This morning Bicycle Sport Shop had their annual Resolution Ride, held on the first day of the new year for a fee of the new year’s value (in this case, $13). They offer 2 distances: 25 and 50 miles. Admittedly, my favorite part of the ride has been the delicious beer and tacos offered in the shop’s parking lot afterward. I’ve done it the last 2 years on my delightful deluxe mountain bike (Phoebe), outfitted with slicks, but also slowed down with rearview mirror and rack and kicky little bell and my own overall lack of fastness in any athletic endeavor. This year I aimed to do the 50-mile distance, as I now have a road bike (James), as of the day after Thanksgiving.
My training plans didn’t quite work out, and I was kind of bummed that I wasn’t up for the 50-mile distance. Then I decided to feel differently about it, and instead congratulated myself for getting out in the cold (45 and a vicious headwind for the ride out). Still, the first 12.5 miles were challenging and somewhat unpleasant, with my toes approaching a frightening level of cold in that wind. As often happens during these events, I found myself wondering what the hell I was even doing out there. I didn’t have to be there, at all. I could take up less demanding hobbies, like needlecrafts, ones that didn’t require facing physical challenges out in the elements while always confronting my substantial lack of natural talent in that area. (OK, forget needlecrafts, as I lack all such dexterity with crafts in equal measure to lacking athletic ability.) Why was I out there in the cold and wind, with the sky threatening more rain? I could see folks ahead of me, and knew more riders were behind me, but I wasn’t riding with anyone, missing the camaraderie that is the highlight of such rides for many people. Even with my fancy new road bike, I wasn’t feeling appreciably faster than when on my old mountain bike.
Then came the turnaround at 12.5 miles. The kindly volunteers (I love volunteers! They’re also out in the elements, and they REALLY don’t have to be. Thank the nearest volunteer, quickly!) at the support station gave me orange slices and half a pb&j, then I set off for the shop. And found the wind at my back and the fear of frozen toes allayed and my legs were good and warmed up. The first half I averaged 5.23 minutes per mile; the last half averaged 3:30 MPM. I was hauling ass and it felt amazing. And I remembered why I do these things–because when I do actually test myself and rise to a challenge, the endorphin rush of momentary competence is sweet indeed.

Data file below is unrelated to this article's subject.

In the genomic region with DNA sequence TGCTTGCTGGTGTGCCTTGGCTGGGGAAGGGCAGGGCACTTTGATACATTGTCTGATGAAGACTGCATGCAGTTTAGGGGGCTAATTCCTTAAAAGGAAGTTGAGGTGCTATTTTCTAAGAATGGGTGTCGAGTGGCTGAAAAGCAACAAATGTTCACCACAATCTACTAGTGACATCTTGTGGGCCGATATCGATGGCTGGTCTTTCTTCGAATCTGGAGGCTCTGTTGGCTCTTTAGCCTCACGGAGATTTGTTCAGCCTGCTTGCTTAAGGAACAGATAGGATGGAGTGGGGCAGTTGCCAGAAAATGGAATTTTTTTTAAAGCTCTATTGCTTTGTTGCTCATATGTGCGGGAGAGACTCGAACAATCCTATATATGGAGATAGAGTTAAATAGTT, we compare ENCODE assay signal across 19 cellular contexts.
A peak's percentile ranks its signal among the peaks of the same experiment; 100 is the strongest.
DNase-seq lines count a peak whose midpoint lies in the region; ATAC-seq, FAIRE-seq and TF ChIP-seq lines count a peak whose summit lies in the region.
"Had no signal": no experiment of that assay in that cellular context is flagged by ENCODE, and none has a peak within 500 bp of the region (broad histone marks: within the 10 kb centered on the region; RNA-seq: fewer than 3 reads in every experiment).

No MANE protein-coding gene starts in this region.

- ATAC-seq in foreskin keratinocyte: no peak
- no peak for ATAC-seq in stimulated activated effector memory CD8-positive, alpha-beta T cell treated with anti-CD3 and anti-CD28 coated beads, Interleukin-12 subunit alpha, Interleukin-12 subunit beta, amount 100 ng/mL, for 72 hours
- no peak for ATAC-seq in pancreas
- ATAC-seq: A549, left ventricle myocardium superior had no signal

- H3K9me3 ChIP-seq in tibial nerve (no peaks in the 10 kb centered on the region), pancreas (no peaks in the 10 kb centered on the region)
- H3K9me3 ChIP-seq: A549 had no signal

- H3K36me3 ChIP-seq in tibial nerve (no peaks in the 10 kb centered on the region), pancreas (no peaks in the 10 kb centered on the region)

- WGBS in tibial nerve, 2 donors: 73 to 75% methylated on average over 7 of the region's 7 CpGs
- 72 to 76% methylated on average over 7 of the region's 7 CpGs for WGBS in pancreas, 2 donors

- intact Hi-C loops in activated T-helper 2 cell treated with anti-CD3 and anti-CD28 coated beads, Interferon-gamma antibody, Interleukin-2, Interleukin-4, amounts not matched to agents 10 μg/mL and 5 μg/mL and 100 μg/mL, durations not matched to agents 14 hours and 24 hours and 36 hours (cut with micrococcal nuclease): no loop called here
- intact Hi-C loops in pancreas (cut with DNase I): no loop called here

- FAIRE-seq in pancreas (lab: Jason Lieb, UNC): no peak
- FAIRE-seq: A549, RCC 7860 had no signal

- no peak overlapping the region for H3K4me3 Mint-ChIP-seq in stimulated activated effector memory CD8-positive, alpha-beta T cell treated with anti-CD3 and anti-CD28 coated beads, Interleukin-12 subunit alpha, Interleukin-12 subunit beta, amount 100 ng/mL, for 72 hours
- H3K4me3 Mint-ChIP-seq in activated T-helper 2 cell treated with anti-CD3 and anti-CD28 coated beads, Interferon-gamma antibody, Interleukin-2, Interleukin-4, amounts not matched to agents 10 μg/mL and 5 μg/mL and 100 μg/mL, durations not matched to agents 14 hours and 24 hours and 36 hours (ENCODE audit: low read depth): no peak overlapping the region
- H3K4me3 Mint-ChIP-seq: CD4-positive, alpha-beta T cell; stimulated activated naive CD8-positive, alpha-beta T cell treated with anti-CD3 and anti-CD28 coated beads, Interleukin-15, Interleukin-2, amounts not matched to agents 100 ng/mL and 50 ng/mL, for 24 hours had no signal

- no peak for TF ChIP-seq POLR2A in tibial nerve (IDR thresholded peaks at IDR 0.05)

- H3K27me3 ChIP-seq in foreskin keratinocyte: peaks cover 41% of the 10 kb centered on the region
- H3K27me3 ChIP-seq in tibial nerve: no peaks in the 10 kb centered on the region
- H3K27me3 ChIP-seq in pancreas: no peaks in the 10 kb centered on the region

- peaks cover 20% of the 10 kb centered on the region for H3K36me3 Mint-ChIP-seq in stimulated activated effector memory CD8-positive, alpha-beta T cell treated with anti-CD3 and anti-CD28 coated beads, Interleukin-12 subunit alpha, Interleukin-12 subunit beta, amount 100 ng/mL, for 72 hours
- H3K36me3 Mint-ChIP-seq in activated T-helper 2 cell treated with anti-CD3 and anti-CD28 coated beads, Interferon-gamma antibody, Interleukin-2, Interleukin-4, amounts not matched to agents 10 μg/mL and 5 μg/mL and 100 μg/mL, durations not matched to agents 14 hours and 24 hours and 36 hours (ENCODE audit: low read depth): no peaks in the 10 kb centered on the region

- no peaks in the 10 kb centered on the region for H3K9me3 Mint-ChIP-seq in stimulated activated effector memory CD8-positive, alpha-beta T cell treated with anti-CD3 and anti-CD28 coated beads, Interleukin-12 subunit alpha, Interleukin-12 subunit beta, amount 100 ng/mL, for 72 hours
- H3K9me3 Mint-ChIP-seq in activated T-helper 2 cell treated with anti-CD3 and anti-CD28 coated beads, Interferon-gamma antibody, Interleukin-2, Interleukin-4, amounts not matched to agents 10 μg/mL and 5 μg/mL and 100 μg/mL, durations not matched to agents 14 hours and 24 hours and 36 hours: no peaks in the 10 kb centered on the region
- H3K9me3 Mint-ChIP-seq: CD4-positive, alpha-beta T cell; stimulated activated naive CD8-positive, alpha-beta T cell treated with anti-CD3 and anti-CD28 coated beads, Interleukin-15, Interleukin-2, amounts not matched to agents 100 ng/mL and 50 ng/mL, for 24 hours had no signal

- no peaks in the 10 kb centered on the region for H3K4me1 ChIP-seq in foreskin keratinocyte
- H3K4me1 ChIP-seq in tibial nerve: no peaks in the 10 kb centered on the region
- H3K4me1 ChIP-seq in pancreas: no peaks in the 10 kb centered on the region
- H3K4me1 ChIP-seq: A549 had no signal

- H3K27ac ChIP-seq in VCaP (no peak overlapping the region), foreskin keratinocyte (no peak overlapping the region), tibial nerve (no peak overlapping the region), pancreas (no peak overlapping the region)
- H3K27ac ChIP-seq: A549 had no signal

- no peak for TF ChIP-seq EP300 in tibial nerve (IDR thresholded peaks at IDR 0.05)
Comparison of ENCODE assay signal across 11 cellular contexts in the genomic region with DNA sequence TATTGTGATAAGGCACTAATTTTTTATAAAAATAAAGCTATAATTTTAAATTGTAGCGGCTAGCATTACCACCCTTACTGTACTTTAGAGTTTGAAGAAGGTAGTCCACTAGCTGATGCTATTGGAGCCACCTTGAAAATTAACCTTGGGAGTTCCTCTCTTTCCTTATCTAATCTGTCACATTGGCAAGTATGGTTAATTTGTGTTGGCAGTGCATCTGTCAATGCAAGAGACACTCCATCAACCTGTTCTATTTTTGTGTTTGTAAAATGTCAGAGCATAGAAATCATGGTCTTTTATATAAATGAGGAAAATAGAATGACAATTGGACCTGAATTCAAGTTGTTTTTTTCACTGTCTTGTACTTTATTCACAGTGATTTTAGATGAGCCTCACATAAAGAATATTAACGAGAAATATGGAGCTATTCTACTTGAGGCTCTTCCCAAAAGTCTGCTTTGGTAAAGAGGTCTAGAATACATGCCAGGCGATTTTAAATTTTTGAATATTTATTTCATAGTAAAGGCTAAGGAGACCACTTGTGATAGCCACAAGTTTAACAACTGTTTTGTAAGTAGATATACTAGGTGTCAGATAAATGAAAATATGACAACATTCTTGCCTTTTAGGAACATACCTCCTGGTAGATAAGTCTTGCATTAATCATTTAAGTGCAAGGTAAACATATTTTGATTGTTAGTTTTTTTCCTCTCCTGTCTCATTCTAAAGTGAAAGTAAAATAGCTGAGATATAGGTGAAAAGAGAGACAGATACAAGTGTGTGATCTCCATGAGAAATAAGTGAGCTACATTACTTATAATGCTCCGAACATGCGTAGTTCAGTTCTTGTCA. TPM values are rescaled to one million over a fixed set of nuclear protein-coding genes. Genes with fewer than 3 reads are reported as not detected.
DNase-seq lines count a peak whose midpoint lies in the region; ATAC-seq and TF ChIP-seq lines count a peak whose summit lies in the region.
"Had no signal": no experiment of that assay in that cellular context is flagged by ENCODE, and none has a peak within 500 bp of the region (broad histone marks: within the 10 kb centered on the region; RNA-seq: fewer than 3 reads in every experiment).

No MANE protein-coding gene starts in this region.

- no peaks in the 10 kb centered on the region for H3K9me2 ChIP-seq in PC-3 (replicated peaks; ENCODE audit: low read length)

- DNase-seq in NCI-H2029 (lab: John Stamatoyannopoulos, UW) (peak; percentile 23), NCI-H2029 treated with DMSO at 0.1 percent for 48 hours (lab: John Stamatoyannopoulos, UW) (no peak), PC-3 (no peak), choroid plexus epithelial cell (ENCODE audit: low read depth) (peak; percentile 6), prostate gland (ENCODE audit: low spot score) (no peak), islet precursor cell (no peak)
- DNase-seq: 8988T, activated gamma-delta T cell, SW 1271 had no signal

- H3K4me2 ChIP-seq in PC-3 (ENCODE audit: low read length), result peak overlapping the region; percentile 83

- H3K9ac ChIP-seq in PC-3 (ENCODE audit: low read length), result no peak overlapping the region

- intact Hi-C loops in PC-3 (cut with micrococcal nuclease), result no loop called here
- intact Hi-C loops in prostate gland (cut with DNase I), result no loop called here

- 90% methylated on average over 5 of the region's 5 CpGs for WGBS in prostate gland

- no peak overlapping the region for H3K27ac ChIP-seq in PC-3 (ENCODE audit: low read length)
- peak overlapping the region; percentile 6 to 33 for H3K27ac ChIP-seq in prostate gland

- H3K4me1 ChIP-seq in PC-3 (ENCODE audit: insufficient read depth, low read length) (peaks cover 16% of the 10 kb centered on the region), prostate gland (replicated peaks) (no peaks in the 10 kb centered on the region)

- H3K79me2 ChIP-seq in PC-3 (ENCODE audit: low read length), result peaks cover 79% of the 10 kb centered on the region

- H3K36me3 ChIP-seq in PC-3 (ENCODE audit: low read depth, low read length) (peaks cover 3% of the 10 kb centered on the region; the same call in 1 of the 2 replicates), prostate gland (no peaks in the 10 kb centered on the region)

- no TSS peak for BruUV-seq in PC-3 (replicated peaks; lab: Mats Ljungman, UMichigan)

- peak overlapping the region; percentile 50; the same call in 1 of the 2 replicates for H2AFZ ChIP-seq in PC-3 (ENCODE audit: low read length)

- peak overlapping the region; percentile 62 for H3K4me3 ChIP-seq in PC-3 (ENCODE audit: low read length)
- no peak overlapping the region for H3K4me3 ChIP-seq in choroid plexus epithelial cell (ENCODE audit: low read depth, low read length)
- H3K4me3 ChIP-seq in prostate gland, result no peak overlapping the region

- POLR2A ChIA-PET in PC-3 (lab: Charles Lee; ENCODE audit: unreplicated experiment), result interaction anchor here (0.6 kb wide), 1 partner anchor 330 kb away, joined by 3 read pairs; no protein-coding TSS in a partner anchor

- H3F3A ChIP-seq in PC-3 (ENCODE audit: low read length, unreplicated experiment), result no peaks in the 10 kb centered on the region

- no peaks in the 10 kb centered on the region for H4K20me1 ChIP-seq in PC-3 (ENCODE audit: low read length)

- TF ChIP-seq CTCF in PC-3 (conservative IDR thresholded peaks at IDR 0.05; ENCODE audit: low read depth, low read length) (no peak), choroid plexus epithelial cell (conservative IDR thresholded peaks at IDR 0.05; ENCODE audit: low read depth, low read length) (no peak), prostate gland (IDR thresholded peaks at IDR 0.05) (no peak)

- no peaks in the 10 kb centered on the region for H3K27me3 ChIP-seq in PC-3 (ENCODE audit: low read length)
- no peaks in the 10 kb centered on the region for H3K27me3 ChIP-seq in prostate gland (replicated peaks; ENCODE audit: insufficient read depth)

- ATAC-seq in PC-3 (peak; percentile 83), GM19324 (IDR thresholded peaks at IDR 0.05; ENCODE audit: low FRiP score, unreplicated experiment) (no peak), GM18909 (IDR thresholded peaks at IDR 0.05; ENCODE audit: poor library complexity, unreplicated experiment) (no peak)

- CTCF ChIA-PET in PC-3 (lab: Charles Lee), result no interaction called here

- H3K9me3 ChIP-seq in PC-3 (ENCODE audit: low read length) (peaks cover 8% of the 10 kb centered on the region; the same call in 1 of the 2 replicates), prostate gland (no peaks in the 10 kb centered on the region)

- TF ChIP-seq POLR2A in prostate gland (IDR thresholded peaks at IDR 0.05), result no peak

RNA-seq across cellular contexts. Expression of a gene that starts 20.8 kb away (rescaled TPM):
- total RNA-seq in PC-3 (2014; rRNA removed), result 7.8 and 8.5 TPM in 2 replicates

I felt good enough from that last 12.5 that the lack of good beer and tacos back at the shop didn’t dent my vastly improved mood. I mean, they HAD beer and tacos, but instead of a fresh and tasty keg of Fat Tire’s or Real Ale’s amber goodness, it was CANS (!) of Fireman’s 4 Blonde Ale (not a bad beer, but did I mention the CANNED part?). I took the cans home with me for beer-related emergencies, such as surprise guests. The tacos, from the One Taco food truck, were shockingly uninspired as well. The potato and egg contained what appeared to be hashbrowns from a grocery store’s freezer section, and the salsa looked suspiciously like Pace. I mean, Pace is fine, but a taco stand should be providing fresh and distinctive salsa. Otherwise, what’s the point, One Taco? WHAT IS THE POINT? So I stowed the cans in my fridge and had the last of my Trippel stock instead, which is amazing and fantastic and everyone should drink these all the time. Tomorrow starts 90 days of no sugar (and thus no booze) so I’m glad I went out with such a fine beverage.
And I’m glad I started out the year with even as little as 25 miles; 50-mile rides will come soon enough, and I and you and everyone have to start somewhere, even if we wanted to start somewhere else.